If you want to hang with brilliant, caring people who also want to change the world, join us.  Better, if you want to fix what’s broken in the depths of the soul of your company, hire us.  If you’re just a little “transformation-curious,” try us.  We’re right here on the Web, and we’re always open for changing the world of work.

 

 

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Reason #30 Why We Can’t Change: We Don’t Have the Time

fear change

My friends and colleagues at Change Agents Worldwide are kicking off a “blog carousel” to address all these reasons why organizations can’t change.  This list was carefully compiled by a Product Engineer of the Milwaukee Gear Company in 1959.  These objections still live on today in memos, meetings, analysis decks, and teleconference calls over a half-century later.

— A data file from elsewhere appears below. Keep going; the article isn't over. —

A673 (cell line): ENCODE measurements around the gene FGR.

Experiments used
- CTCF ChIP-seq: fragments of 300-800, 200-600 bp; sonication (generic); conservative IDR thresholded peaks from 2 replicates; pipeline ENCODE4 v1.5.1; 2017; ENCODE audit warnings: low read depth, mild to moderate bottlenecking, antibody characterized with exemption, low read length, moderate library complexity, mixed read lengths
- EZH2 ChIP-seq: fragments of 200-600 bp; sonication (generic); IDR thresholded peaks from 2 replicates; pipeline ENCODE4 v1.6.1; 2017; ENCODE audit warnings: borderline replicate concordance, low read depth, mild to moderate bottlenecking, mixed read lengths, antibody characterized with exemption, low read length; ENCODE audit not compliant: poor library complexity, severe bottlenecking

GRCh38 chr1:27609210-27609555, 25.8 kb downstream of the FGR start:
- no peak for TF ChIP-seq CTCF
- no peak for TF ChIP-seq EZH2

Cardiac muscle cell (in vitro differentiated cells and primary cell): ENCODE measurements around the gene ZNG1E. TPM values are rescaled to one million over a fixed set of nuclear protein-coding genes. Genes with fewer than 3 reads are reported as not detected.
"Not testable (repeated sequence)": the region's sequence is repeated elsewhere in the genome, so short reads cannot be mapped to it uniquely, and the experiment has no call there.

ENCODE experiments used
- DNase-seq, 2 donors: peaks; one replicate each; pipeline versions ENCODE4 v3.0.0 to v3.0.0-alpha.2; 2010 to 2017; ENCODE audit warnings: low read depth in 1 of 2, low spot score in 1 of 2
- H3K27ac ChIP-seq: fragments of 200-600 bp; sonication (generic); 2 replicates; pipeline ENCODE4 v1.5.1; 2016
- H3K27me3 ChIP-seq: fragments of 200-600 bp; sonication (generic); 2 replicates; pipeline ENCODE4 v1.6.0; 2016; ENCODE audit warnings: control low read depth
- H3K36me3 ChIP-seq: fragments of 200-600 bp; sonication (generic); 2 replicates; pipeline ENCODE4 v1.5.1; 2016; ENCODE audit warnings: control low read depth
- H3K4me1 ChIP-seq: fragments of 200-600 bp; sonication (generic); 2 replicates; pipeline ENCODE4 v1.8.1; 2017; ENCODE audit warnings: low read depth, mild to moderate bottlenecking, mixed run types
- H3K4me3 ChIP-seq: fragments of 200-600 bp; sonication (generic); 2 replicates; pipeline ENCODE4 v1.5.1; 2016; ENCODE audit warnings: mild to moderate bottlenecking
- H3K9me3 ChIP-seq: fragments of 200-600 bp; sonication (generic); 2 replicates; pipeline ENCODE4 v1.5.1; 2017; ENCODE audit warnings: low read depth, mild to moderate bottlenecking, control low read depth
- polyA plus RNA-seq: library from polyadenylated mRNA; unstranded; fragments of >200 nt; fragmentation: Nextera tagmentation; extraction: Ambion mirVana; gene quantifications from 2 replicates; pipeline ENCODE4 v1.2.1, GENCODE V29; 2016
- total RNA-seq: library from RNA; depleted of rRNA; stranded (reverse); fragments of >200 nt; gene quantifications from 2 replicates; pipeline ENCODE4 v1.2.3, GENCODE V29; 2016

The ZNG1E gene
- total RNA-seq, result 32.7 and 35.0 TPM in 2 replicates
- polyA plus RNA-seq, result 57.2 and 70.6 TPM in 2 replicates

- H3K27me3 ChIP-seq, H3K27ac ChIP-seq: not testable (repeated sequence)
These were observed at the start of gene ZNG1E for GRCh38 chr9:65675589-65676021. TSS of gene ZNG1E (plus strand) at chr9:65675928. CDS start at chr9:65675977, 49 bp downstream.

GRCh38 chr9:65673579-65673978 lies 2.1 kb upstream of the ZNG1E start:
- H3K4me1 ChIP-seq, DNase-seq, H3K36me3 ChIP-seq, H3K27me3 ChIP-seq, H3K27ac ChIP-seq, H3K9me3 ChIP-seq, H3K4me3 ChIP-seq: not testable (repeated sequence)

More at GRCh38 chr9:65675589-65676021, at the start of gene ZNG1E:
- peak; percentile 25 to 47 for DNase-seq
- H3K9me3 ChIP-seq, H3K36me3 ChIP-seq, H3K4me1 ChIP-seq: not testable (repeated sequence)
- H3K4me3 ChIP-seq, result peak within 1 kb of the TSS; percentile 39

I decided to start with #30.  “We don’t have the time.”  This one always bugs me.  You’re busy; we know.  We’re busy too.  But, it really takes no time at all to participate on the social web and to communicate internally via a social channel.  Let me narrate this story via my friend, Jim Worth. Jim is CIO of a large industrial  manufacturer in the U.S.   A longtime member of The Society for Information Management (SIM), he recently  volunteered to do a presentation for his industry peers at the local  NJ SIM Chapter meeting.

Jim took the attendees through his decades-old IT leadership career from his 15 years at Philips Electronics, then Merck where he was introduced to social technologies, and Labcorp where has was most recently.  Jim’s a progressive guy who loves technology and loves the freedom and mobility of social tools and new gadgets.  He was one of my first recruits to our team for this reason.  But, heck.  THE GUY IS BUSY.  I can’t even begin to tell you what he has on his plate, plus he is an active cyclist, has a wonderful family, and maintains two lovely homes.  Jim’s presentation opened many eyes at the SIM meeting.  His colleagues were blown away by what he was showing them.  This was the first time they were exposed to his other persona as a “Social CIO.”  This issue of time came up after the usual issues of privacy and security.  He explains: